U.S. teachers are spending more class time on social-emotional learning—but they think it’s still not enough, according to an annual survey by the education publisher McGraw-Hill.
Based on a national survey of 1,140 teachers nationwide, the report found more than two-thirds of teachers are in schools implementing a social-emotional education plan, and 74 percent say they spend more time on such instruction today than five years ago.
However, only about 1 in 5 teachers reported that they felt fully prepared to teach social-emotional concepts. While 37 percent reported having received in-school professional development, 18 percent received no training at all, and others reported more informal training, such as reading books.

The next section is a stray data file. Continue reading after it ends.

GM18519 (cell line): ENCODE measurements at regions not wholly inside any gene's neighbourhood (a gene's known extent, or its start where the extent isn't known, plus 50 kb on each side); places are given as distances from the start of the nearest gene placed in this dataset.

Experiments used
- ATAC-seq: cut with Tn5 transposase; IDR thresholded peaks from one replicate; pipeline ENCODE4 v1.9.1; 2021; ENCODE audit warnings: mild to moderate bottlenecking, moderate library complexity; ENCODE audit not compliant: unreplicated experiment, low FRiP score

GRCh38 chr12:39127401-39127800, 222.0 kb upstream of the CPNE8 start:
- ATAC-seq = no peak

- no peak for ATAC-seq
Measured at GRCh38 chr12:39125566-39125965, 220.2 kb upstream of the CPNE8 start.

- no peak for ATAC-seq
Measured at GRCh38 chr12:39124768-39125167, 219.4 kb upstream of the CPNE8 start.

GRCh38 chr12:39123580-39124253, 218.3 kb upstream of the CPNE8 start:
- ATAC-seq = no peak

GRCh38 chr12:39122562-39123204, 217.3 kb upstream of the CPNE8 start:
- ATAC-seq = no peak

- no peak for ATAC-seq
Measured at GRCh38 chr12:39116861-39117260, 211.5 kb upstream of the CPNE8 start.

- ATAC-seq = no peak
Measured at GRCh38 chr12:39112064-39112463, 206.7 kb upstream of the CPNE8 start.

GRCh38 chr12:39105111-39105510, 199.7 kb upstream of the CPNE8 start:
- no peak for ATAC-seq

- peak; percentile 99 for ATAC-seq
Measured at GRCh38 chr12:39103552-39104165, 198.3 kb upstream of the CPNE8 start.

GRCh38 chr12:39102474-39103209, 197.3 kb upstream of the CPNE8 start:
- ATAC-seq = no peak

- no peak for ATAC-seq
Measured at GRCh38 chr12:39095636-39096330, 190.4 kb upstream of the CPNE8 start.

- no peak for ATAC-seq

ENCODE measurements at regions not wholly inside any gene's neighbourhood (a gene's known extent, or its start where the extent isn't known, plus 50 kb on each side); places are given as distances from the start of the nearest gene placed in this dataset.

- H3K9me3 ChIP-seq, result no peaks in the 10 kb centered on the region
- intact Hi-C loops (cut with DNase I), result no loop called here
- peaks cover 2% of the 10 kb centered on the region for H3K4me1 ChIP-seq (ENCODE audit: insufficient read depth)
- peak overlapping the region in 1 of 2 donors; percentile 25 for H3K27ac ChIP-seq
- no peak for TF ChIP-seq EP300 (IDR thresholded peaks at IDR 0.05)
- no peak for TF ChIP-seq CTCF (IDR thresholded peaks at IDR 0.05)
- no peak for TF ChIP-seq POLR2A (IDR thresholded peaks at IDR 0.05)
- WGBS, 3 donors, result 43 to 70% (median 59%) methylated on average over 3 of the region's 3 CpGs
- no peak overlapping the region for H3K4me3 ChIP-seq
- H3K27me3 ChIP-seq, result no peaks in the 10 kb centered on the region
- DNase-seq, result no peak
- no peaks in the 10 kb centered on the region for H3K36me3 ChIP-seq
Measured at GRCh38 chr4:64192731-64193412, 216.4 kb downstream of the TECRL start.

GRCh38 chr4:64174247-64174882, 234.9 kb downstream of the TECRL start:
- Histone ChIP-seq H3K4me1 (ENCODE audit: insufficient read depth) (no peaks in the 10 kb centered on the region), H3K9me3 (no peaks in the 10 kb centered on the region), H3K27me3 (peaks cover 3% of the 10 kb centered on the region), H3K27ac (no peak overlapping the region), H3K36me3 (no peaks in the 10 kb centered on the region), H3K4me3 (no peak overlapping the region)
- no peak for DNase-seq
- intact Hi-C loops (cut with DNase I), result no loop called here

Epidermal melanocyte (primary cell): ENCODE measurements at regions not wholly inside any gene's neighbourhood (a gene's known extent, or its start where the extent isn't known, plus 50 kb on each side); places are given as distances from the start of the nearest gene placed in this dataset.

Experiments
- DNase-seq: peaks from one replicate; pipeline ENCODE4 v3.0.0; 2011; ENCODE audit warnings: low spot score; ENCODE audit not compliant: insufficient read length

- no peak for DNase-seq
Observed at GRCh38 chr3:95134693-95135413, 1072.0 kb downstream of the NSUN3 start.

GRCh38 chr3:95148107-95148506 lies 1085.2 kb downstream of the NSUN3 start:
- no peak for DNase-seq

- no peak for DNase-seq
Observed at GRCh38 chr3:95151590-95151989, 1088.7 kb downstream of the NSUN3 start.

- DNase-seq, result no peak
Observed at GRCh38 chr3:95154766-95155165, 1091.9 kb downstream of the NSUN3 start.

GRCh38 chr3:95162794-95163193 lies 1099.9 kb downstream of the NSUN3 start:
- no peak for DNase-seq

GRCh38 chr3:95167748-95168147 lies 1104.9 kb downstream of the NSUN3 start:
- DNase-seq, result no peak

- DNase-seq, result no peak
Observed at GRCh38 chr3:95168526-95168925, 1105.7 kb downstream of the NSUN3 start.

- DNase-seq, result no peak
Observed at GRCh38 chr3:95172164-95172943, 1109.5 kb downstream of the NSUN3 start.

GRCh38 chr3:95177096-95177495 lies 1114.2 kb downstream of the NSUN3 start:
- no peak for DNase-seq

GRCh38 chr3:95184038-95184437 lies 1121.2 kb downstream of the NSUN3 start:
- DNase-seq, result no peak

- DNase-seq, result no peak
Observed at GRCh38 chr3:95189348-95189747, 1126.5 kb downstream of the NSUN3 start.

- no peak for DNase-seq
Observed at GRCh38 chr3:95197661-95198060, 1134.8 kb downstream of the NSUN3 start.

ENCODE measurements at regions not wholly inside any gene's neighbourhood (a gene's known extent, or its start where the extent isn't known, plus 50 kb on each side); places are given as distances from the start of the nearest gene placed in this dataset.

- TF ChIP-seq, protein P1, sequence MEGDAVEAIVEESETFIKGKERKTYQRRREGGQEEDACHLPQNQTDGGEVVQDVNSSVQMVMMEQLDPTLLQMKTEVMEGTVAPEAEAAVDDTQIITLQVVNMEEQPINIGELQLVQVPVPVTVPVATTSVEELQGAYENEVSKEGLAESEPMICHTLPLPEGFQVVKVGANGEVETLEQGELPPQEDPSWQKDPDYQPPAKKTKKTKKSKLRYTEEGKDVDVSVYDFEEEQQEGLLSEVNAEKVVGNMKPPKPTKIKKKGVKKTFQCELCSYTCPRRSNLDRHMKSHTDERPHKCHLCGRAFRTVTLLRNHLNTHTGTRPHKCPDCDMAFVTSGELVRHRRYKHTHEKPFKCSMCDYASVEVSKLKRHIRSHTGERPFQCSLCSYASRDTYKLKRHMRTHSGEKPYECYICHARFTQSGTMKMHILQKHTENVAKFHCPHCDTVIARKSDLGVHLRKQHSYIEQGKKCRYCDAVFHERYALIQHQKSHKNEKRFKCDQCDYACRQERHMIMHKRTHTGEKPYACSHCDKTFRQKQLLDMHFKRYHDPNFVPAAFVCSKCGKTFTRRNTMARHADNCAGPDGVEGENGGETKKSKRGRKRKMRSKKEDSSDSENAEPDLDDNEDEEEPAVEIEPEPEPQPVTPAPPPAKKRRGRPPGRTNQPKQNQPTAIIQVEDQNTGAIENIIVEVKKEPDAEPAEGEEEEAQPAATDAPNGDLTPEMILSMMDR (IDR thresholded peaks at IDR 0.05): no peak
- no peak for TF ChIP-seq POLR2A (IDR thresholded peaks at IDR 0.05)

A version of this article appeared in the October 31, 2018 edition of Education Week as Social-Emotional Learning